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The Planets,  An HD Odyssey:  Houston Symphony, Hans Graf (conductor), Usher Hall, Edinburgh, 10.10.2010 (SRT)


Adams: Doctor Atomic Symphony

Holst: The Planets

This evening’s “Grand Gala Concert” has been a long time in the planning. Marking the official reopening of the Usher Hall after the completion of its epic renovation, the Houston Symphony brought The Planets with a fabulous backdrop of visual images.

Their “HD Odyssey” brought not just the music but stunning photography care of NASA, giving us a virtual tour of each planet as we hear Holst’s music. Producer/Director Duncan Copp’s images are truly breathtaking, made all the more so for being projected into a darkened hall onto a 24 foot screen in High Definition. The advantages are the richness that they (sometimes) add to the music.

Jupiter works best – it’s so well done that it’s like watching choreography – with Mars and Neptune particularly striking too. Venus works less well and the serene images of Uranus are positively anachronistic viewed alongside Holst’s music until, that is, a virtual eclipse seems to fit the final bars beautifully.

The disadvantage is that the images act like a straightjacket on the conductor’s beat: in an interview for The Times Graf admits that he has had to work at getting the transitions precisely timed to the film and the music doesn’t have the space to breathe that a conductor might otherwise want. Still, as a one-off experience it was unforgettable. A DVD is available if you want to sample it in the comfort of your own home.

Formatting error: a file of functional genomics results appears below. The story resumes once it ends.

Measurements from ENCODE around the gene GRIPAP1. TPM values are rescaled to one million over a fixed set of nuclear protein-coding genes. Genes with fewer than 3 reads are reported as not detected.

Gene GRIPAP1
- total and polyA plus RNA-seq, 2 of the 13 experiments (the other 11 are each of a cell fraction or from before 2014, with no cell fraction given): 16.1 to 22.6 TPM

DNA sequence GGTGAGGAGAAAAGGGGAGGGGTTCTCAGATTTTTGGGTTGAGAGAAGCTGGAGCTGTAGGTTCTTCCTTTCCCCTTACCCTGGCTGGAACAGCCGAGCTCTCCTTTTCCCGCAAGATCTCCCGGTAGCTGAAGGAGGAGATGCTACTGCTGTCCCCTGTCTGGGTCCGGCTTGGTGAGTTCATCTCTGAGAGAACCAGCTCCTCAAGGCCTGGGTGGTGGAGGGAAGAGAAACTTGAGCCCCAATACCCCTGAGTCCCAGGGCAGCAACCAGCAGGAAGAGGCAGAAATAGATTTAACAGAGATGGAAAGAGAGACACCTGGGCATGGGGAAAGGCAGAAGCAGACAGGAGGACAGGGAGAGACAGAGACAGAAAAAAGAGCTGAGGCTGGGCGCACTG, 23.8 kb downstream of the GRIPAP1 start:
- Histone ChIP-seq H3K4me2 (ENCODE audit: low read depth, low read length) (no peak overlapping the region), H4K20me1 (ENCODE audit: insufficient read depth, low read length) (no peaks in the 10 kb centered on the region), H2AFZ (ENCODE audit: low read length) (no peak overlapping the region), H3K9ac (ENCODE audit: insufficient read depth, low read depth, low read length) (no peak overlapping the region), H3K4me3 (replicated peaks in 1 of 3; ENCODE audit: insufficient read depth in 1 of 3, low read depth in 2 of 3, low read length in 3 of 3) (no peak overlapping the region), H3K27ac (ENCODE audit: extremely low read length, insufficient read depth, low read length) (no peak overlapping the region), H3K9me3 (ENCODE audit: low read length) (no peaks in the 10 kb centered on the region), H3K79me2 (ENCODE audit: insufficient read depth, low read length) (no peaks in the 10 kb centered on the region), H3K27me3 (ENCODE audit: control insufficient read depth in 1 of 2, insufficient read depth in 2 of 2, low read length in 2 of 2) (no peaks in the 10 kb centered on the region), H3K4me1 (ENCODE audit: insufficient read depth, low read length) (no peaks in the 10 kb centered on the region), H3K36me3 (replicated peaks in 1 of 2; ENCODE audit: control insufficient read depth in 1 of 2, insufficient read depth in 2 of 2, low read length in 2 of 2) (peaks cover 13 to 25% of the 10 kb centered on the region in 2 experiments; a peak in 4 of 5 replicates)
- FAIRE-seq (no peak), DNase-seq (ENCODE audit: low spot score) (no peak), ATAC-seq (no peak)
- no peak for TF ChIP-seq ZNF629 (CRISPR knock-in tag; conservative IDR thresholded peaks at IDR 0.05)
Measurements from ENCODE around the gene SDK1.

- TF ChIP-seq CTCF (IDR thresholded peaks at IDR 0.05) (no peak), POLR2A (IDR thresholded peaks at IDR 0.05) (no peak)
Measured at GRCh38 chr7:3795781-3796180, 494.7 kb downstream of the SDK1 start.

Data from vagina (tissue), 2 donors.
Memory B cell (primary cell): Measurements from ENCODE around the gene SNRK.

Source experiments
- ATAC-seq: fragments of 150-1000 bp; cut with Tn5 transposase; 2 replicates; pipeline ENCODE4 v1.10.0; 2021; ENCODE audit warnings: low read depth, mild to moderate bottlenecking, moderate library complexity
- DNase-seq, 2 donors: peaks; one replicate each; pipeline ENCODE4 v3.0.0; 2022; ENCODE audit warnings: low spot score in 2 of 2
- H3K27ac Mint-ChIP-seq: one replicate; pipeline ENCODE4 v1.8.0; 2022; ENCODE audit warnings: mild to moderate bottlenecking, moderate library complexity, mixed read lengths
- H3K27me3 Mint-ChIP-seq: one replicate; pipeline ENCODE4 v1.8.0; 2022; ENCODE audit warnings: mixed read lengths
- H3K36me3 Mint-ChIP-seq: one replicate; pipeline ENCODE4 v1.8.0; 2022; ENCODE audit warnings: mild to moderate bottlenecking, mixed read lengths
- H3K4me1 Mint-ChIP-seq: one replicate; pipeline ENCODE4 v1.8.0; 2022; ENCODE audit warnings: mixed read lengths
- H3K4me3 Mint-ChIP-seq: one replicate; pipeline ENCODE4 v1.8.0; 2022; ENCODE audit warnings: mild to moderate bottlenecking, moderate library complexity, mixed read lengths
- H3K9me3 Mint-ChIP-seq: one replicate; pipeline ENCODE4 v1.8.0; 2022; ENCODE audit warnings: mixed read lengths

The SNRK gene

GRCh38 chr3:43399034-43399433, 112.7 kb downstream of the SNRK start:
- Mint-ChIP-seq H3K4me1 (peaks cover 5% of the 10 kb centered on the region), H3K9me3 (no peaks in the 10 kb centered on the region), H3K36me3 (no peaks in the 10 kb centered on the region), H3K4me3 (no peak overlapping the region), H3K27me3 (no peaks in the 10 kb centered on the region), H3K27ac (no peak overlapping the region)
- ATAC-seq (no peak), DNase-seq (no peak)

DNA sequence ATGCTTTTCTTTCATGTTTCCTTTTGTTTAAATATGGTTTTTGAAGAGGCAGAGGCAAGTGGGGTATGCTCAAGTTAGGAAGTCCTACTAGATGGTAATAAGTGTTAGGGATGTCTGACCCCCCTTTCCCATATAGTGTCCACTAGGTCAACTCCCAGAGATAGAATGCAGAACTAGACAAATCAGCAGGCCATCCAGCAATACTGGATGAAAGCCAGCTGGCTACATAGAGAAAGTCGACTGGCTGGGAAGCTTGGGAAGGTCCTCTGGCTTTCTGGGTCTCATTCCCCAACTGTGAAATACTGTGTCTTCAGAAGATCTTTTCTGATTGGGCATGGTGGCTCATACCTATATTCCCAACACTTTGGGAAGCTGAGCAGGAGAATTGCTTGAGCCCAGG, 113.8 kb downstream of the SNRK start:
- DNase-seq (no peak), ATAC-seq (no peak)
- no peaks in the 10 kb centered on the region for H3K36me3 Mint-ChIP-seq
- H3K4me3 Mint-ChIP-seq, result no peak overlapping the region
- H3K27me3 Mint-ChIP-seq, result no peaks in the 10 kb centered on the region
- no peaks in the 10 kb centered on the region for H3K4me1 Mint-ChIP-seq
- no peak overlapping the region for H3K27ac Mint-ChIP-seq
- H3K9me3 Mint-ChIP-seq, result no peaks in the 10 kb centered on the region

As for the playing, Houston showed the laser-sharp clarity that has become the hallmark of the very best American orchestras, every phrase clipped and precise without becoming soulless, which has the effect of shining a light into every corner of the score. This fitted Stravinsky’s dazzling Fireworks well, but it added a special touch of glory to Adams’ Doctor Atomic Symphony which adapts music from the opera without being bound by its narrative or structure.

Adams’ pounding ostinati gave the work his trademark hypnotic resonance, darkly atmospheric in the central “Panic” section. The final moments, too, worked brilliantly, the pumping rhythmic pulse contrasting with a poignantly beautiful trumpet solo which encapsulates the achievement and apprehension of Oppenheimer’s character at what he must have known would be a pivotal moment in human history.

The Planets: an HD Odyssey
tours to various venues around the country until October 16th.

Simon Thompson


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